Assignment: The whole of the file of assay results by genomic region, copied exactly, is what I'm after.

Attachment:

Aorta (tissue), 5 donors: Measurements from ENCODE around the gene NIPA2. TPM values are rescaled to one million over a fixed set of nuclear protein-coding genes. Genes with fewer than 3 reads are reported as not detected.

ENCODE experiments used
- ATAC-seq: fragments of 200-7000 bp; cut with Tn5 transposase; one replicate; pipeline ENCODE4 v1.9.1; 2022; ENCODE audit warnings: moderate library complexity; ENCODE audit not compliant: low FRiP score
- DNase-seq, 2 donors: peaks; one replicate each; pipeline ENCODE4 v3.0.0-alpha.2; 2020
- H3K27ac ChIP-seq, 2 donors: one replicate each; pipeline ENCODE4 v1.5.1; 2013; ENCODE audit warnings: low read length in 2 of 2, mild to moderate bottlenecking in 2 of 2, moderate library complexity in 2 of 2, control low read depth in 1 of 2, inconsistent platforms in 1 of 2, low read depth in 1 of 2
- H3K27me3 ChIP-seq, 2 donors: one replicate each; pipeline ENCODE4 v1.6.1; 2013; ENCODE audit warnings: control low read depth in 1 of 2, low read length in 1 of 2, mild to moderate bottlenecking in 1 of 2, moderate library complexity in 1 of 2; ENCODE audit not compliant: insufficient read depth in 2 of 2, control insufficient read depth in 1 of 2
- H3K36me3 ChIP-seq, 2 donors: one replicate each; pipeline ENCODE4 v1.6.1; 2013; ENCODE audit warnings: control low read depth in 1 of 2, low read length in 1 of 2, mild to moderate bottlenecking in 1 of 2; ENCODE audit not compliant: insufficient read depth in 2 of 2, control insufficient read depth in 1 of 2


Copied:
Aorta (tissue), 5 donors: Measurements from ENCODE around the gene NIPA2. TPM values are rescaled to one million over a fixed set of nuclear protein-coding genes. Genes with fewer than 3 reads are reported as not detected.

ENCODE experiments used
- ATAC-seq: fragments of 200-7000 bp; cut with Tn5 transposase; one replicate; pipeline ENCODE4 v1.9.1; 2022; ENCODE audit warnings: moderate library complexity; ENCODE audit not compliant: low FRiP score
- DNase-seq, 2 donors: peaks; one replicate each; pipeline ENCODE4 v3.0.0-alpha.2; 2020
- H3K27ac ChIP-seq, 2 donors: one replicate each; pipeline ENCODE4 v1.5.1; 2013; ENCODE audit warnings: low read length in 2 of 2, mild to moderate bottlenecking in 2 of 2, moderate library complexity in 2 of 2, control low read depth in 1 of 2, inconsistent platforms in 1 of 2, low read depth in 1 of 2
- H3K27me3 ChIP-seq, 2 donors: one replicate each; pipeline ENCODE4 v1.6.1; 2013; ENCODE audit warnings: control low read depth in 1 of 2, low read length in 1 of 2, mild to moderate bottlenecking in 1 of 2, moderate library complexity in 1 of 2; ENCODE audit not compliant: insufficient read depth in 2 of 2, control insufficient read depth in 1 of 2
- H3K36me3 ChIP-seq, 2 donors: one replicate each; pipeline ENCODE4 v1.6.1; 2013; ENCODE audit warnings: control low read depth in 1 of 2, low read length in 1 of 2, mild to moderate bottlenecking in 1 of 2; ENCODE audit not compliant: insufficient read depth in 2 of 2, control insufficient read depth in 1 of 2